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406 MHz PLB Overview
A PLB, specifically a 406 MHz model, was designed specifically for the purposes of rescuing people who will most likely perish without assistance. The entire system (from the hand held device itself to the specific satellites designed to receive the signal to the coordinated monitoring/relaying agencies around the world, and finally to the built-in homing mechanism on the device) was designed for optimum success by the world wide search and rescue community exclusively for this purpose.
Therefore, other GPS devices, cell phones, and satellite phones are not as capable as a PLB for remotely tracking down and locating people in distress who have activated their beacon. For some specifics on who might want to have one of these life-saving gadgets, read Why Have a Portable GPS with a Beacon? That article also lists the outdoor activities and situations that a person would want to have a PLB with them (on their person or in a pack) such as offshore boating/sailing and snowshoeing in the mountains, for example.
A PLB is only activated in an absolute emergency situation when there is no chance left for self-rescue. Once activated, a constant signal lets the emergency authorities that monitor for activated beacons know exactly who you are and where you are (in virtually any corner of the globe). Emergency personnel will then respond, sometimes in great numbers depending upon the terrain and remoteness of the place, in the area where the rescue needs to happen. A highly coordinated system is in place that alerts rescue personnel closest to where the incident is with amazing rapidity. That’s a lot of tax payer money and it puts those brave search and rescue folks at risk, too.
Therefore, the circumstances you need to meet in order to activate a PLB in paraphrased legalese are that the person enabling the device must be in jeopardy of losing their life, eyesight, a limb, or a have medical condition that will prove fatal without emergency assistance from rescue authorities. Obviously that applies to all members of the party in trouble. PLB’s just became legal in the United States for use on the land in 2003 so they’re a relatively new product.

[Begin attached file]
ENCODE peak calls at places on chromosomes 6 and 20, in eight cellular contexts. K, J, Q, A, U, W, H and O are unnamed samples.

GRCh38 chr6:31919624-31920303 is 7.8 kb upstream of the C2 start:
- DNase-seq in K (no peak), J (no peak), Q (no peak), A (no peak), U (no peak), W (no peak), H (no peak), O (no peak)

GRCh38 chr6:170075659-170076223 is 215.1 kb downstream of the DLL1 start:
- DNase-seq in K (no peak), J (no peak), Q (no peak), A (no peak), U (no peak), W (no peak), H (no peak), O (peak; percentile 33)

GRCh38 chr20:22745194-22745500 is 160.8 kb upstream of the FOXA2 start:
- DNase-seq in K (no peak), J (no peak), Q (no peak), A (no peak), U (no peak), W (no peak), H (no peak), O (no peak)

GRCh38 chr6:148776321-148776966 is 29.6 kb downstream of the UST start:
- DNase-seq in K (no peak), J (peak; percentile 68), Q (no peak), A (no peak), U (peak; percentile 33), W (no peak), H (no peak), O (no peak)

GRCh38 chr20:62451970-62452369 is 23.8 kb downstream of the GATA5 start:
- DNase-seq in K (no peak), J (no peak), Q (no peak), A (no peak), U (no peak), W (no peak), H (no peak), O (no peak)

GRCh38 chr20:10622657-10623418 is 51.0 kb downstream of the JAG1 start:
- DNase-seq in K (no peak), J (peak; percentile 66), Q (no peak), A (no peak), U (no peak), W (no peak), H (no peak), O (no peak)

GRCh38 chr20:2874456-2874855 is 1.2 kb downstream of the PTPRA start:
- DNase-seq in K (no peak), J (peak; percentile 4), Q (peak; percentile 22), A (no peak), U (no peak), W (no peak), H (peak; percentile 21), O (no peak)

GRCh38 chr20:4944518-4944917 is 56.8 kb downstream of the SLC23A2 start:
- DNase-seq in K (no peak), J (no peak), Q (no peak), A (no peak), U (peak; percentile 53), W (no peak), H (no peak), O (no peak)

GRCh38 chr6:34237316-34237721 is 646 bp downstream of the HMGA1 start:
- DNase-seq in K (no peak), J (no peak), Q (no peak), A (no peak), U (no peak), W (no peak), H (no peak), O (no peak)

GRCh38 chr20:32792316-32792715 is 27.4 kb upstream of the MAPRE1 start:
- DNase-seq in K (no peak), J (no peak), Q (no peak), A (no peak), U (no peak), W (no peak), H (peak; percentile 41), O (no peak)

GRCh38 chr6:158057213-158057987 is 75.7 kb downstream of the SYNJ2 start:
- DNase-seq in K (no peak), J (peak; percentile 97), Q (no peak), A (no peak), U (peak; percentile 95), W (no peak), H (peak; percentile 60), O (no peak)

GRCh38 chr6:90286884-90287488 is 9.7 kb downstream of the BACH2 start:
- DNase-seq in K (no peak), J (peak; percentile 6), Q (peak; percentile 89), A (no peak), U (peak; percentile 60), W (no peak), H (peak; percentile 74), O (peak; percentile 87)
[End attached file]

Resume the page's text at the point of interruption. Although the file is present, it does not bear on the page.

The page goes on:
The Criteria for the Best Land-Based PLB
The signal should have the latest and most effective satellite-locking technology. This means both the signal that hits the satellite and the separate, second signal which acts as a homing beacon to the rescuers on the ground or in the air looking for you. Both should work in deep canyons and thick forests, no matter what type of meteorological activity is occurring. So you’ll want the 406 Mhz signal to transmit your position to space and a 121.5 MHz homing signal to attract the choppers or ground forces who are out there searching for you. The 406 MHz technology has saved over 24,500 lives worldwide.
Your GPS beacon should be water proof and highly durable because inclement weather tends to be part of an emergency situation. You’ll want to make sure that the battery life of the device is long both in terms of the years it will last without being activated and the hourly operational duration when it is activated. A PLB must be registered so your signal will let the proper authorities know who you are if the button is ever pushed. Annual subscription fees are usually a hassle and can be avoided with certain models.
It’s also important to consider what situations and activities you plan on using it for when choosing a model. Most importantly in the assessment is whether the device has a proven track record of success. ACR Electronics is a leading manufacturer in this technology and they’ve been established for over 50 years. Read reviews of personal locator beacons right here in this series; the links are at the bottom of the page. The McMurdo Fast Find 210 is also a brand and a series that you should look into.
The 406 MHz Personal Locator Beacon
In this informative series you will learn what a Persolonal Locator Beacon with GPS is, how they work in conjunction with satellites and rescue authorities, and what features make the best device model. Also included are reviews of two ACR PLBs; the Terrafix 406 GPS PLB and the Resqfix 406.